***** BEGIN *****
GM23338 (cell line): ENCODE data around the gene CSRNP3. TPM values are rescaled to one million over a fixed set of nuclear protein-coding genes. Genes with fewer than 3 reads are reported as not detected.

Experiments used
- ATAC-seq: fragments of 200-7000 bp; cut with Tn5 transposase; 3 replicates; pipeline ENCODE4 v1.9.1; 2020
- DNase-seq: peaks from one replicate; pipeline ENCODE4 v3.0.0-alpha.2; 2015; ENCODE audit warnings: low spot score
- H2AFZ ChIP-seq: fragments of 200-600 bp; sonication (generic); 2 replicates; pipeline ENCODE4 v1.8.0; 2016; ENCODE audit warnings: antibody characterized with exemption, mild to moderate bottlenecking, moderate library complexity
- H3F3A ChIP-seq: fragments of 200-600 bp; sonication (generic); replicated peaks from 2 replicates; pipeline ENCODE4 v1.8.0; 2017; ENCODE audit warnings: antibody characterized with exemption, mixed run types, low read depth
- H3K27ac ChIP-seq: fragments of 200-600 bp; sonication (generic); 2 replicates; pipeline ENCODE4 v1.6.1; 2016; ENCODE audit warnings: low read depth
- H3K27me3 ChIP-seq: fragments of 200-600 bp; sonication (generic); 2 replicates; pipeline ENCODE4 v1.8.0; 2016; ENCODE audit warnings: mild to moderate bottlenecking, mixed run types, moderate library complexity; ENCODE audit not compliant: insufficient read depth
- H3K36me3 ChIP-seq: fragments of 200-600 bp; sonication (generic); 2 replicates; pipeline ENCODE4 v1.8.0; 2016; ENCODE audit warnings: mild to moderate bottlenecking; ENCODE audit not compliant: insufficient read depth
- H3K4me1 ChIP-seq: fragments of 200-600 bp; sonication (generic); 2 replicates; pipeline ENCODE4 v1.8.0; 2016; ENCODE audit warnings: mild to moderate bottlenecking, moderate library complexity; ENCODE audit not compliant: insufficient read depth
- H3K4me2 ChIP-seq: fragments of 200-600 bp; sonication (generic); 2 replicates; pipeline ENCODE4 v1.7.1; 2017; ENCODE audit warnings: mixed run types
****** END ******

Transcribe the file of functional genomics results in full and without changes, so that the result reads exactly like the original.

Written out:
GM23338 (cell line): ENCODE data around the gene CSRNP3. TPM values are rescaled to one million over a fixed set of nuclear protein-coding genes. Genes with fewer than 3 reads are reported as not detected.

Experiments used
- ATAC-seq: fragments of 200-7000 bp; cut with Tn5 transposase; 3 replicates; pipeline ENCODE4 v1.9.1; 2020
- DNase-seq: peaks from one replicate; pipeline ENCODE4 v3.0.0-alpha.2; 2015; ENCODE audit warnings: low spot score
- H2AFZ ChIP-seq: fragments of 200-600 bp; sonication (generic); 2 replicates; pipeline ENCODE4 v1.8.0; 2016; ENCODE audit warnings: antibody characterized with exemption, mild to moderate bottlenecking, moderate library complexity
- H3F3A ChIP-seq: fragments of 200-600 bp; sonication (generic); replicated peaks from 2 replicates; pipeline ENCODE4 v1.8.0; 2017; ENCODE audit warnings: antibody characterized with exemption, mixed run types, low read depth
- H3K27ac ChIP-seq: fragments of 200-600 bp; sonication (generic); 2 replicates; pipeline ENCODE4 v1.6.1; 2016; ENCODE audit warnings: low read depth
- H3K27me3 ChIP-seq: fragments of 200-600 bp; sonication (generic); 2 replicates; pipeline ENCODE4 v1.8.0; 2016; ENCODE audit warnings: mild to moderate bottlenecking, mixed run types, moderate library complexity; ENCODE audit not compliant: insufficient read depth
- H3K36me3 ChIP-seq: fragments of 200-600 bp; sonication (generic); 2 replicates; pipeline ENCODE4 v1.8.0; 2016; ENCODE audit warnings: mild to moderate bottlenecking; ENCODE audit not compliant: insufficient read depth
- H3K4me1 ChIP-seq: fragments of 200-600 bp; sonication (generic); 2 replicates; pipeline ENCODE4 v1.8.0; 2016; ENCODE audit warnings: mild to moderate bottlenecking, moderate library complexity; ENCODE audit not compliant: insufficient read depth
- H3K4me2 ChIP-seq: fragments of 200-600 bp; sonication (generic); 2 replicates; pipeline ENCODE4 v1.7.1; 2017; ENCODE audit warnings: mixed run types